In the wake of Looking, HBO's short-lived series about three gay men living and loving in San Francisco, it's increasingly difficult to believe there will ever be a perfect LGBTQ TV show.
And not "perfect" in a quality sense — flawless long-form art is near-impossible. Even masters of the medium, like The Wire creator David Simon, get criticized. "Perfect" in TV refers to the kind of show we talk about in the way we talk of classic literature: The Wire, The Sopranos, Mad Men. They're vaunted to the pantheon of capital-G greats — most anchored by troubled male protagonists, though some critics have done valiant work to get women-focused shows like Sex and the City recognized as well.
But despite shows like Looking, Queer as Folk, Will and Grace and The L-Word, we're still lacking a show with LGBTQ protagonists. There likely never will be one ideal show. That's okay, though; what we really need is more options.
Ahead of last Saturday's Looking finale movie premiere, I talked to star Raúl Castillo, who played Richie. We talked about the intense scrutiny and criticism of Looking from gay writers, and he said something I haven't stopped thinking about since.
"Any time you're representing a marginalized community, there's going to be a lot of expectations," he said. "To represent a community that's diverse, no one show's ever gonna do that." He went on to compare it to the way shows about Latinos don't represent all Latinos. In truth, the argument could be made for the way any show about a particular group represents that group. Think of the criticism surrounding how Girls presents millennial women living in New York City.
This is the key to understanding why there will never be a classic LGBTQ TV show. Queer and trans communities are diverse bodies, each person with their own thoughts on what proper representation is. No one could possibly represent all of them.
Look at Transparent as an example. The Amazon show about a woman transitioning late in life has been nothing short of a critical darling since its release. Advocacy organizations like GLAAD have championed the show as a model of representation.
"Objectification, fetishization, and obsession with genitals that all feed transphobia are still present in Transparent — but they are directed away from trans women and toward trans men," Keegan wrote. "Certainly, this is not the kind of representation that most trans men are hoping for."
This isn't a new problem, either. Even before the age of thinkpiece saturation and outrage culture, LGBTQ viewers rejected representations of themselves they didn't like.
In June 2015, I talked to the creators and cast of Queer as Folk at an anniversary event for the show during Austin's ATX Television Festival. I raised a question very similar to the one at hand right now: Why does Queer as Folk, a prestige drama that aired on Showtime as a contemporary to The Sopranos and Sex and the City, not have a similar reputation?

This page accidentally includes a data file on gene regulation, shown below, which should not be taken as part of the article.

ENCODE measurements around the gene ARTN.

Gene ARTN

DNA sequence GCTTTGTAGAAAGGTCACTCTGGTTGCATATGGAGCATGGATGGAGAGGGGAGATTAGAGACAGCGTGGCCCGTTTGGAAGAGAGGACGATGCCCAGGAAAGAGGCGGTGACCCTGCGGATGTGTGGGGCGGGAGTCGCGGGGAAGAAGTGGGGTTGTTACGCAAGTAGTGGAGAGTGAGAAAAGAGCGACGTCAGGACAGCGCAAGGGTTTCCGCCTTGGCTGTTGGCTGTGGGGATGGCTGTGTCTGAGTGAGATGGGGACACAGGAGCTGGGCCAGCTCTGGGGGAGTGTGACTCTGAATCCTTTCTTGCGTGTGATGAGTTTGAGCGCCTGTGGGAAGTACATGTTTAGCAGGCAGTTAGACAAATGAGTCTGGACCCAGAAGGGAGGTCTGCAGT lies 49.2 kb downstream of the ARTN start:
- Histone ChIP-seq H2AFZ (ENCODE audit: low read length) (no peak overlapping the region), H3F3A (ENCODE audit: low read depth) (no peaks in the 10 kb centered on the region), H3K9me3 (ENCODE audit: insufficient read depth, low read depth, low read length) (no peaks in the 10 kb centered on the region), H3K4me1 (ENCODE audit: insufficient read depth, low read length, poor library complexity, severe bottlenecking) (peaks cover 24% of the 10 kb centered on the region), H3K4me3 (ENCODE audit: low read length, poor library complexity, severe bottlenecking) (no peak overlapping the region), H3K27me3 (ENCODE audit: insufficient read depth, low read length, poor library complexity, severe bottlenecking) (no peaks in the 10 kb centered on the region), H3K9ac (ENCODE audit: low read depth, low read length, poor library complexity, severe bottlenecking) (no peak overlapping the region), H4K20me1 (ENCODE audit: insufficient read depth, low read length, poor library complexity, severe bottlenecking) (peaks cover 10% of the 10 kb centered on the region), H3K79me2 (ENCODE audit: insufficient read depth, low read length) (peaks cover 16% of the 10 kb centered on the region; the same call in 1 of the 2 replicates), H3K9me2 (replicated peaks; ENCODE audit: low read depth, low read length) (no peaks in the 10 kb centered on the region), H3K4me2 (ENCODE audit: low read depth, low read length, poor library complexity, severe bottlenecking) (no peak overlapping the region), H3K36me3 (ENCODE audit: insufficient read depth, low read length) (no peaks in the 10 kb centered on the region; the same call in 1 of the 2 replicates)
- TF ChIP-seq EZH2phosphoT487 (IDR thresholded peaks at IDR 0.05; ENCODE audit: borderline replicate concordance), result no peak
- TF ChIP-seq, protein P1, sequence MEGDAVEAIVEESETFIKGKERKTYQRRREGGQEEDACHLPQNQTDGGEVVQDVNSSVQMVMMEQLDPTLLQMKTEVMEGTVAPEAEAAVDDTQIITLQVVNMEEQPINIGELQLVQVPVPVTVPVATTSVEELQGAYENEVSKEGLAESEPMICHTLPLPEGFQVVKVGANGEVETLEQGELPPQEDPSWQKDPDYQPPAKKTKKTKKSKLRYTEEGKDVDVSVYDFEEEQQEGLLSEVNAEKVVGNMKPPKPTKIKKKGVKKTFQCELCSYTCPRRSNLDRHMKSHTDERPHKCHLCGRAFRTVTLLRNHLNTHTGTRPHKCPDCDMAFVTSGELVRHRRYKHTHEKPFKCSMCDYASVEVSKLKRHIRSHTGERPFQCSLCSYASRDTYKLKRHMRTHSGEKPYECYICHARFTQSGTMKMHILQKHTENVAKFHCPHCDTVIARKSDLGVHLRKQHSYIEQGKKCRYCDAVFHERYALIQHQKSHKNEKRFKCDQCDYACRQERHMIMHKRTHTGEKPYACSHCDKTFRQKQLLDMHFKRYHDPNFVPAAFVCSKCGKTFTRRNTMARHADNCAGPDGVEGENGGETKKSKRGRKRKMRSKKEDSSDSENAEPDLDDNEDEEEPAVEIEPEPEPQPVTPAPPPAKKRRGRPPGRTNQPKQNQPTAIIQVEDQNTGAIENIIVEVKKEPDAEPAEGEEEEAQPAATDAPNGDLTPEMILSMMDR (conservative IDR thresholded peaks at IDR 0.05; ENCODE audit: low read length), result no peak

"Part of it was the network, part of it was we didn't have as many eyeballs," former star Peter Paige said in response. "Part of it was that we were a soap."
But series creator Daniel Lipman held gay viewers responsible. "We were very naïve at the beginning, because we thought the community would embrace us," he said. "They were so shocked by this, by seeing their lives put up there so graphically and honestly, and I think they couldn't deal with that."
The diversity of LGBTQ communities is a positive, not a negative. Even when the intense scrutiny of each and every LGBTQ-themed show proves frustrating, that discord is much more preferable to the alternative: monotony. What we need is not one show that represents everyone, but more shows to represent everyone.
Will and Grace represents a very specific type of gay man. It was revolutionary at the time, with even Vice President Joe Biden heralding its cultural significance. "I think Will and Grace probably did more to educate the American public than almost anything anybody's ever done so far," he said in a Meet the Press interview in 2012.
If Will and Grace aired in 2016, it would be thinkpiece'd off the screen. It would be called too white, too gay-male-centric, too unrepresentative of the diversity of New York City and too misrepresentative of what being gay is for so many people. It was vital for its place in time, but can't be held to a modern standard. That wasn't the goal.
But if Will and Grace aired in an alternate 2016 — one where multiple networks have multiple LGBTQ-themed shows on their schedules — Will and Grace would likely be a popular but critically disliked show a la The Big Bang Theory. Meanwhile, more inclusive and progressive shows would earn critical plaudits. They'd become the Mad Mens, the Breaking Bads. When there are more than just a handful of examples, it's easier for the best of the best to stand out.
Looking was divisive throughout its run. Perhaps that was unavoidable; perhaps, no matter how many queer- and trans-representative shows there were on TV, it would have divided critics. As a community, even with years of being underrepresented behind us, we may never stop holding actual representations to the highest possible standard.
But imperfection is okay. We need more imperfect shows — shows driven by ambitious people that want to take a chance on telling the stories of marginalized groups. We need more Lookings, not fewer. We need RuPaul's Drag Race, and we need Transparent. We need shows like web series The Outs and Sidetrack, which include parts of the LGBTQ spectrum other shows don't.
And when we get those shows, we can be critical. Criticism is part of appreciating and digesting art, but we should also appreciate every bit of representation. It wasn't that long ago that a young LGBTQ person looking for themselves on TV couldn't find anyone at all.